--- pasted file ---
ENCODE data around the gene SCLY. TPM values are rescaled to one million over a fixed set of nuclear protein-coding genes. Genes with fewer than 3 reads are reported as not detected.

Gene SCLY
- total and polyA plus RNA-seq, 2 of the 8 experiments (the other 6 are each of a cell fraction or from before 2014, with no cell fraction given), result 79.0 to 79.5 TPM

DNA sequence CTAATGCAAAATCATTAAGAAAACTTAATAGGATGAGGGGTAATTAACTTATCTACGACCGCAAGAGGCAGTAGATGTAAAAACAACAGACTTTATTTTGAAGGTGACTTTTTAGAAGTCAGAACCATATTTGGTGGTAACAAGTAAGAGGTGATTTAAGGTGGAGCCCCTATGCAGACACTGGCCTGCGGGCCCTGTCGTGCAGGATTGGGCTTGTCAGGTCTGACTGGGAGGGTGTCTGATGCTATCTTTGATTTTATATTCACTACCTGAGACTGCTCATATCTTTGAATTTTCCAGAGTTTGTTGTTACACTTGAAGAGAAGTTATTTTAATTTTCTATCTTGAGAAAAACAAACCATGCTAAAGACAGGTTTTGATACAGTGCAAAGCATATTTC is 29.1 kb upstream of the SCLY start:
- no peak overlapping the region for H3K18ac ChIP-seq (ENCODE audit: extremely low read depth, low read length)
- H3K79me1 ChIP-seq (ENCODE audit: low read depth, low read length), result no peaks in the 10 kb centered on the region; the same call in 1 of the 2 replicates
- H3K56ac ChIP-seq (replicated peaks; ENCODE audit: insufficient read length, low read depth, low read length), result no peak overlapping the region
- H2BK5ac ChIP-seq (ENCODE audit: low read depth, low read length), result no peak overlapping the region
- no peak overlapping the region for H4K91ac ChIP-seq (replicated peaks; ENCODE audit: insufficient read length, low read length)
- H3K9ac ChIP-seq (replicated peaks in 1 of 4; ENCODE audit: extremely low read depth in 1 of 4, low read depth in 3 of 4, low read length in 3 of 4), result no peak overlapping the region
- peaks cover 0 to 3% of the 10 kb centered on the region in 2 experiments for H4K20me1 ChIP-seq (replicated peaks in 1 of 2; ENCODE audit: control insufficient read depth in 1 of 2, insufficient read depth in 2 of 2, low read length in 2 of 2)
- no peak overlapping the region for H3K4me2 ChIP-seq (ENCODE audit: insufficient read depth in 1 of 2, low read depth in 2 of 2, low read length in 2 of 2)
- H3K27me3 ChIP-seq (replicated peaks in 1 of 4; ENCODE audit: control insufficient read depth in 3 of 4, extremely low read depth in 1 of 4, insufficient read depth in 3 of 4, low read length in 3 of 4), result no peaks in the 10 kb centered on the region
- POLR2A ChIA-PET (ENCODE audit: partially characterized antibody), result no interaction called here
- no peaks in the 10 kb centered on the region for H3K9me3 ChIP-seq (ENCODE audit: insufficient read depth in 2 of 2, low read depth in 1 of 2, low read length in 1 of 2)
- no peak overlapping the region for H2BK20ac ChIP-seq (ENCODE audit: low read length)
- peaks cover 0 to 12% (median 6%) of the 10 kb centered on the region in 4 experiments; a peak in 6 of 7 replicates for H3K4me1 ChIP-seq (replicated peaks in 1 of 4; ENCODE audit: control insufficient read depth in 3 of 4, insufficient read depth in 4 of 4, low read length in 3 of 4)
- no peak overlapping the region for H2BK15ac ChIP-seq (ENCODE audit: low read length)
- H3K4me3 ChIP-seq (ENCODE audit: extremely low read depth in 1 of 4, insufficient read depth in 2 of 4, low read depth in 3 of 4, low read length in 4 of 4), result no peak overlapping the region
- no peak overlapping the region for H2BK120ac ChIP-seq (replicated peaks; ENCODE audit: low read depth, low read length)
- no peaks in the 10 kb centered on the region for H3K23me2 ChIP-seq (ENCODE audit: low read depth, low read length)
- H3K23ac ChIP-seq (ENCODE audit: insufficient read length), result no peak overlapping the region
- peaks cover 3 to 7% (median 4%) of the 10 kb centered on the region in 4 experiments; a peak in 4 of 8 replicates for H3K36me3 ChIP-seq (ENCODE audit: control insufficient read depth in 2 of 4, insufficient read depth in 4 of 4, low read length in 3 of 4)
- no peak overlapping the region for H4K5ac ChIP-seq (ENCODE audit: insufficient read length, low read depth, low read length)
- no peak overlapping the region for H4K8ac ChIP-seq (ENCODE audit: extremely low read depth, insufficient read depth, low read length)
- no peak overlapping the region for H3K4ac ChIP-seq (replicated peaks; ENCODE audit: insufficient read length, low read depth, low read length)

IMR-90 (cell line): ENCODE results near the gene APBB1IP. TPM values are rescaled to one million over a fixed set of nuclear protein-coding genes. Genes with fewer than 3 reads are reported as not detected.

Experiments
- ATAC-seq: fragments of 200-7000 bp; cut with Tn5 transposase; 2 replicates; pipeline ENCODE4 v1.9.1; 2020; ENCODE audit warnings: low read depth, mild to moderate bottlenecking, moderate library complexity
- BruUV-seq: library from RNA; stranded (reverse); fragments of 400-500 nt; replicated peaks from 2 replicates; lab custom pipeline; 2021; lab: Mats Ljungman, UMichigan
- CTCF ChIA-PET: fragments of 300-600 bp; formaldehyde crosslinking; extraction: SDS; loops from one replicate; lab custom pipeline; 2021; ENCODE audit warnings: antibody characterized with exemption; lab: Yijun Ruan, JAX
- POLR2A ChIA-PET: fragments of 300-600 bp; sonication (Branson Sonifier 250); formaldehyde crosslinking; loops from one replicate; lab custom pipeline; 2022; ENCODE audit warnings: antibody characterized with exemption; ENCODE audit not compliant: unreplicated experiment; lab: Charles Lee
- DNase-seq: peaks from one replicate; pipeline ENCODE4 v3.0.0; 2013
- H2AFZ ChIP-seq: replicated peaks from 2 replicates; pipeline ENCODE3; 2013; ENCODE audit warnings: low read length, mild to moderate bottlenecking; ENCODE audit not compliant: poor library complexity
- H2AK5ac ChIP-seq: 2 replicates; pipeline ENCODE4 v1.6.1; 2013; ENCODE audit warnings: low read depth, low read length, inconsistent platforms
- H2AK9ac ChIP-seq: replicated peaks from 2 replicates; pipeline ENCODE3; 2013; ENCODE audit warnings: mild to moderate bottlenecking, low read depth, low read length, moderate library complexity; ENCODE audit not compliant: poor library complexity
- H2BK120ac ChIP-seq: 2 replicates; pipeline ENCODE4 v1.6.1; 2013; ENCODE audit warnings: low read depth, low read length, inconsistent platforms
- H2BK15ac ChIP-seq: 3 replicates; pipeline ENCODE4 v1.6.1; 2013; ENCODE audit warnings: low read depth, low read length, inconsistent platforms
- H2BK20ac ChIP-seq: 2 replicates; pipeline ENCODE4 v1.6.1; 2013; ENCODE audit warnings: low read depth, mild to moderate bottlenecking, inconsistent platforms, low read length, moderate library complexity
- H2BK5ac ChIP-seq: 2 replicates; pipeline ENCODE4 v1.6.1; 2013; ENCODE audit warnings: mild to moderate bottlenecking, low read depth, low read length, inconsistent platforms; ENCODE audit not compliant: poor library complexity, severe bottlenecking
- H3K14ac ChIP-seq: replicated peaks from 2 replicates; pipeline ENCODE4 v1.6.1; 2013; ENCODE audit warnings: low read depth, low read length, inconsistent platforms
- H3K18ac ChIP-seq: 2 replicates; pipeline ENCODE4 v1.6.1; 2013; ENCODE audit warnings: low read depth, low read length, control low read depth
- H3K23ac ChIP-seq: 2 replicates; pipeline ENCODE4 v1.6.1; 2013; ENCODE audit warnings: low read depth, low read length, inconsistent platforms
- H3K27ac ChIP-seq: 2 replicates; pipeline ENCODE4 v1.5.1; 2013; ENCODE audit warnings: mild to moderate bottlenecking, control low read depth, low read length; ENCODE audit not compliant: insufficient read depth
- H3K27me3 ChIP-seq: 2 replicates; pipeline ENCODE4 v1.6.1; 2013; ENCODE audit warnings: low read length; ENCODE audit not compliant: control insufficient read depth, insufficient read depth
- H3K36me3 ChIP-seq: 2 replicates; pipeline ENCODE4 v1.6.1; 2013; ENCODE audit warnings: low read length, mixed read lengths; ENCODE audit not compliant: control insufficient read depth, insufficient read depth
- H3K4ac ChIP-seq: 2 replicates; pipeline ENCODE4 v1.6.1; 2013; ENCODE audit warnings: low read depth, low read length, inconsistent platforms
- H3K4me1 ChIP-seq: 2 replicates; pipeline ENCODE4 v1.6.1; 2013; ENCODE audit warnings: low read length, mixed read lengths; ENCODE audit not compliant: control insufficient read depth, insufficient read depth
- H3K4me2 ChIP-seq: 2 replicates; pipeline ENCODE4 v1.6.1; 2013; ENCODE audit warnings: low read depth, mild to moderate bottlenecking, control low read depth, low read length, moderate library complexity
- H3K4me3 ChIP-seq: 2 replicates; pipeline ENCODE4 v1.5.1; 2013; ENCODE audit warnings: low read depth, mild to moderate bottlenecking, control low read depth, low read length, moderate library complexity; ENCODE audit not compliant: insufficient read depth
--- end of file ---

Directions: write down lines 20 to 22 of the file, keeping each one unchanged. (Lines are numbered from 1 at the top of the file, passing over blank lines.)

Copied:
- no peak overlapping the region for H2BK120ac ChIP-seq (replicated peaks; ENCODE audit: low read depth, low read length)
- no peaks in the 10 kb centered on the region for H3K23me2 ChIP-seq (ENCODE audit: low read depth, low read length)
- H3K23ac ChIP-seq (ENCODE audit: insufficient read length), result no peak overlapping the region